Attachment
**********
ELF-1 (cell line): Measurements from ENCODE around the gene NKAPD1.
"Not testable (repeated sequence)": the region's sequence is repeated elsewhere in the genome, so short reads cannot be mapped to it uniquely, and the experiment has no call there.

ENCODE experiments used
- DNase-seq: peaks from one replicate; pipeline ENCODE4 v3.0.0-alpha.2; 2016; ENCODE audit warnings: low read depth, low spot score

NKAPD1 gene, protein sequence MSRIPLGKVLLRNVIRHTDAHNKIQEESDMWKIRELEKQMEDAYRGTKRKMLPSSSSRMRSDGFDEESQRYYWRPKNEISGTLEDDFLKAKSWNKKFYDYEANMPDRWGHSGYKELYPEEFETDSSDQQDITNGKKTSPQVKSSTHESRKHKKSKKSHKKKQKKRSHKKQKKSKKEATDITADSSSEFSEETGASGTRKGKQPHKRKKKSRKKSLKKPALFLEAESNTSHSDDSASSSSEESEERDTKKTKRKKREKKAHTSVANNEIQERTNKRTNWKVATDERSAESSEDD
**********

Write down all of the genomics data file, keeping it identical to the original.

ELF-1 (cell line): Measurements from ENCODE around the gene NKAPD1.
"Not testable (repeated sequence)": the region's sequence is repeated elsewhere in the genome, so short reads cannot be mapped to it uniquely, and the experiment has no call there.

ENCODE experiments used
- DNase-seq: peaks from one replicate; pipeline ENCODE4 v3.0.0-alpha.2; 2016; ENCODE audit warnings: low read depth, low spot score

NKAPD1 gene, protein sequence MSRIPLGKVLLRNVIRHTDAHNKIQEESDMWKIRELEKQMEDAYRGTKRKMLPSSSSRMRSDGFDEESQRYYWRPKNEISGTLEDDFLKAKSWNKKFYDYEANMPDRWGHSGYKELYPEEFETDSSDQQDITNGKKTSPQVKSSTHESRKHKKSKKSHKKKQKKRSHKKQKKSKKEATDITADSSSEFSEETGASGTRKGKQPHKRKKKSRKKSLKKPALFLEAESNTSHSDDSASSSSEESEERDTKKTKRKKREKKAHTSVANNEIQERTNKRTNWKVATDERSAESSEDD